CN files opioid lawsuit in state court
SALLISAW – Following a Jan. 9 federal court ruling stating the Cherokee Nation could not sue six opioid drug distributors and retailers in its judicial system, the tribe’s attorney general filed a similar lawsuit in Sequoyah County District Court.
The Jan. 19 suit alleges the McKesson Corp., Cardinal Health Inc., AmerisourceBergen, CVS Health Corporation, Walgreens Boots Alliance Inc. and Wal-Mart Stores Inc. failed to prevent an epidemic of prescription opioid abuse within the tribe’s 14-county jurisdiction.
“The brunt of the epidemic could have been, and should have been, prevented by the defendant companies acting within the U.S. drug distribution industry, which are some of the largest corporations in America,” the lawsuit states. “These drug wholesalers and retailers have profited greatly by causing the Cherokee Nation to become flooded with prescription opioids.”
It also alleges the defendants’ behavior has allowed “massive amounts” of opioid pills to be diverted from legitimate channels of distribution into the “illicit black market.” This “diversion” of large quantities of opioids has fueled the epidemic in the CN, states the lawsuit.
The CN first filed a lawsuit against the six companies in April in CN District Court. In June, the six companies filed a filed a motion in federal court in Tulsa stating the tribe’s court lacked jurisdiction in the case. Attorney General Todd Hembree said the six companies attacked the tribe’s sovereignty by filing the lawsuit.
The companies’ attorneys asked the federal court to dismiss the case that alleges the companies are creating “an epidemic of prescription opioid drug abuse.” U.S. District Judge Terence Kern agreed, ruling the lawsuit could not be heard in tribal court.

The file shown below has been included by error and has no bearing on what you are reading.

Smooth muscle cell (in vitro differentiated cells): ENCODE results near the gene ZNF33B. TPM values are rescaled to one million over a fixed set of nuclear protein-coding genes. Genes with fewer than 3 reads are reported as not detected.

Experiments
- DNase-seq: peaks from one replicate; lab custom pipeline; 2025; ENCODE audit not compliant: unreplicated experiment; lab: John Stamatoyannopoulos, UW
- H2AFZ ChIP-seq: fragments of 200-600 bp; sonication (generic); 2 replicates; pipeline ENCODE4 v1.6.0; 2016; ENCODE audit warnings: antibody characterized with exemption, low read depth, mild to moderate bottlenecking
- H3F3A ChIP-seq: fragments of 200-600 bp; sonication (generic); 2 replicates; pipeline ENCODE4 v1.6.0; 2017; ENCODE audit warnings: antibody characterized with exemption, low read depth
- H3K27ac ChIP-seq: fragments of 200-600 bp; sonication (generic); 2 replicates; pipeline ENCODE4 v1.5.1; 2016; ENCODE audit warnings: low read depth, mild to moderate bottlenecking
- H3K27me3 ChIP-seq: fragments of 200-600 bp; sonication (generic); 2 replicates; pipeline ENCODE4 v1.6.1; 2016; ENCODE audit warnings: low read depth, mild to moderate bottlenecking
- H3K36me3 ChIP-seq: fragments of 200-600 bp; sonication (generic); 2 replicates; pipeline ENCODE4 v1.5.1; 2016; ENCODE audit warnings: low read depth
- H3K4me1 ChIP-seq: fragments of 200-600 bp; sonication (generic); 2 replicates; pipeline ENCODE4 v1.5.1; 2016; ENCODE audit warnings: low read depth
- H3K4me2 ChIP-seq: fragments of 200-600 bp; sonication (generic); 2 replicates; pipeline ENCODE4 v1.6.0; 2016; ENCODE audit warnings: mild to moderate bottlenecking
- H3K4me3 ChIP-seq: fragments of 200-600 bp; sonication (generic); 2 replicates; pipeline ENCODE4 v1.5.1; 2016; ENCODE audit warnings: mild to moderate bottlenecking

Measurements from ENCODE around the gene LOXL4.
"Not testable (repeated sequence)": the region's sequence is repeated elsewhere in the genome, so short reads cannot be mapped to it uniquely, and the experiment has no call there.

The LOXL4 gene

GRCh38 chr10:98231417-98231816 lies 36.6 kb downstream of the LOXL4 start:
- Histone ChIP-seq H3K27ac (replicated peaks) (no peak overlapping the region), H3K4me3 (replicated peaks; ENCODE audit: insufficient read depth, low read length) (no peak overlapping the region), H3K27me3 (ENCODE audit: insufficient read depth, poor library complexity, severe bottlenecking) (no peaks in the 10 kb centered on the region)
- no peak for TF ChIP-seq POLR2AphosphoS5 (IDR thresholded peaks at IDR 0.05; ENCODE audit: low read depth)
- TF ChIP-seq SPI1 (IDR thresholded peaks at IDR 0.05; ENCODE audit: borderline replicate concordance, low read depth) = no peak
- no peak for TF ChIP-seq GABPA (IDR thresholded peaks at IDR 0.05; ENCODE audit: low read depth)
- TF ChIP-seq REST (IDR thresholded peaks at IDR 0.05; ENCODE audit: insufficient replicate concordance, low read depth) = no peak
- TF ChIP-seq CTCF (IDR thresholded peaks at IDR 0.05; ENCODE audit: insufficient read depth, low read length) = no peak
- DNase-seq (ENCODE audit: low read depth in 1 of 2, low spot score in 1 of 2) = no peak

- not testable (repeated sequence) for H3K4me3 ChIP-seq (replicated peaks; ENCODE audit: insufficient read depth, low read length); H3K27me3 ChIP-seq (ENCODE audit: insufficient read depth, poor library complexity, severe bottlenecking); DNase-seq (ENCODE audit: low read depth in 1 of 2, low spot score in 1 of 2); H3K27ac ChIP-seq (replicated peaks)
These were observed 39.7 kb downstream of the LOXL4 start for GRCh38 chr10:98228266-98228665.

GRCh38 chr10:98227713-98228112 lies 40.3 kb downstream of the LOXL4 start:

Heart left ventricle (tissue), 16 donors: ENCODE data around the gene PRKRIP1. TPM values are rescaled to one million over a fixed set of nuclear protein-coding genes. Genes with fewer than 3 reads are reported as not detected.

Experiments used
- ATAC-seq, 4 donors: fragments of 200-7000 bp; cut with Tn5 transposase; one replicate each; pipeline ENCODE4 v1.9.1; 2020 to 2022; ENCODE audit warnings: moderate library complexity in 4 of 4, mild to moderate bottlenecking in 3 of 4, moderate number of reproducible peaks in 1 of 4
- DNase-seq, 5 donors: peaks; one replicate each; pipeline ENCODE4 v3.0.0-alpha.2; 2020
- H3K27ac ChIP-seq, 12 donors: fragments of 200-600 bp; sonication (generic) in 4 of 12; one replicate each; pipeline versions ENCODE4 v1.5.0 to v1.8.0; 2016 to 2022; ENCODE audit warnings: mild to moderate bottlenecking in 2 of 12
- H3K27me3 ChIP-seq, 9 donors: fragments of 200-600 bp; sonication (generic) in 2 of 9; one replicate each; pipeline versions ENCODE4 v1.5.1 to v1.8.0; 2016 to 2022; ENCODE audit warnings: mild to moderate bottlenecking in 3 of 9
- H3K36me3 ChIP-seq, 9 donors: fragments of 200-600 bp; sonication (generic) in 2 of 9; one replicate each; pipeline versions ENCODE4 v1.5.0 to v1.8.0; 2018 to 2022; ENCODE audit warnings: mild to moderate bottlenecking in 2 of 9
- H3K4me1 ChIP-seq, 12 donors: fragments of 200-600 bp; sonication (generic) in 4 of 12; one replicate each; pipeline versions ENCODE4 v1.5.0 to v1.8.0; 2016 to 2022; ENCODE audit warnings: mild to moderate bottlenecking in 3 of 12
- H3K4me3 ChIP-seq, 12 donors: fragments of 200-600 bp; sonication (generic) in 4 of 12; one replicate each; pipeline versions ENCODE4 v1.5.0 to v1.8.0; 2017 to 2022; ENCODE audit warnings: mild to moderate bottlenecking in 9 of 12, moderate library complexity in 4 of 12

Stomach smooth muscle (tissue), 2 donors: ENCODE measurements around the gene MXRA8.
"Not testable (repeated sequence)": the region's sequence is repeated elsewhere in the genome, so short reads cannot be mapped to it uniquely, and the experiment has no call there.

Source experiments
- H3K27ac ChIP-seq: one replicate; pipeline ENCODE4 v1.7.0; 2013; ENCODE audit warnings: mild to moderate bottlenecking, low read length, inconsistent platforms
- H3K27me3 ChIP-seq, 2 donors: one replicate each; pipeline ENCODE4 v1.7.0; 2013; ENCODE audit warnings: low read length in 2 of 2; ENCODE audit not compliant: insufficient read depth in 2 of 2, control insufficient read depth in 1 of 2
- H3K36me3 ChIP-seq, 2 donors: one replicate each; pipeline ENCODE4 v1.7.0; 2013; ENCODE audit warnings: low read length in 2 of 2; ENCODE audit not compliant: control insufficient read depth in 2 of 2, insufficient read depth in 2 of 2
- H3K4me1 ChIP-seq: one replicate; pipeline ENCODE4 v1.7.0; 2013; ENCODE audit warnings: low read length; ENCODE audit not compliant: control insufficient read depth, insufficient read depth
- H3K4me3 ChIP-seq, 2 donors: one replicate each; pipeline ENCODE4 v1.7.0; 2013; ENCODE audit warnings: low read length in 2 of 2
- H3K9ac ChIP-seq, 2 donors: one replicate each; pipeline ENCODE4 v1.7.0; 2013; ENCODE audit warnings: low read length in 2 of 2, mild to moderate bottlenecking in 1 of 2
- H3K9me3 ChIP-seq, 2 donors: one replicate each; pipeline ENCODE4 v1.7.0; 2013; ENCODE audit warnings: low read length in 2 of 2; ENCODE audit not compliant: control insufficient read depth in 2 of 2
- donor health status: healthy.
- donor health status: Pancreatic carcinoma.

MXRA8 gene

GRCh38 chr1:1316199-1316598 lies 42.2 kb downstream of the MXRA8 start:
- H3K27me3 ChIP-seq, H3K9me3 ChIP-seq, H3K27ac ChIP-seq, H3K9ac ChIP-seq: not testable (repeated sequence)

“The Attorney General of the Cherokee Nation has filed suit not in state court but in the tribal district court of the Cherokee Nation. Do the tribal courts of the Cherokee Nation have jurisdiction over this particular action? The Court finds they do not,” states Kern’s ruling.
Following Kern’s ruling, Hembree said he believes in the tribe’s case and is “prepared to fight to hold these companies accountable in state court.”
“In 2015 and 2016 alone, distributors shipped and pharmacies dispensed 184 million opioid pain pills in the 14 counties in northeast Oklahoma that comprise the Cherokee Nation – or 153 doses for every man, woman and child. We are confident in the case we’ve prepared and look forward to quickly re-filing our lawsuit,” Hembree said.
The CN is asking for in excess of $75,000; compensatory damages; restitution; disgorgement (asking court to order defendants to pay back illegal profits to prevent unjust enrichment); punitive damages; attorneys’ fees and costs; and all such relief the court “deems just and fair.”
The CN is also seeking a trial by jury.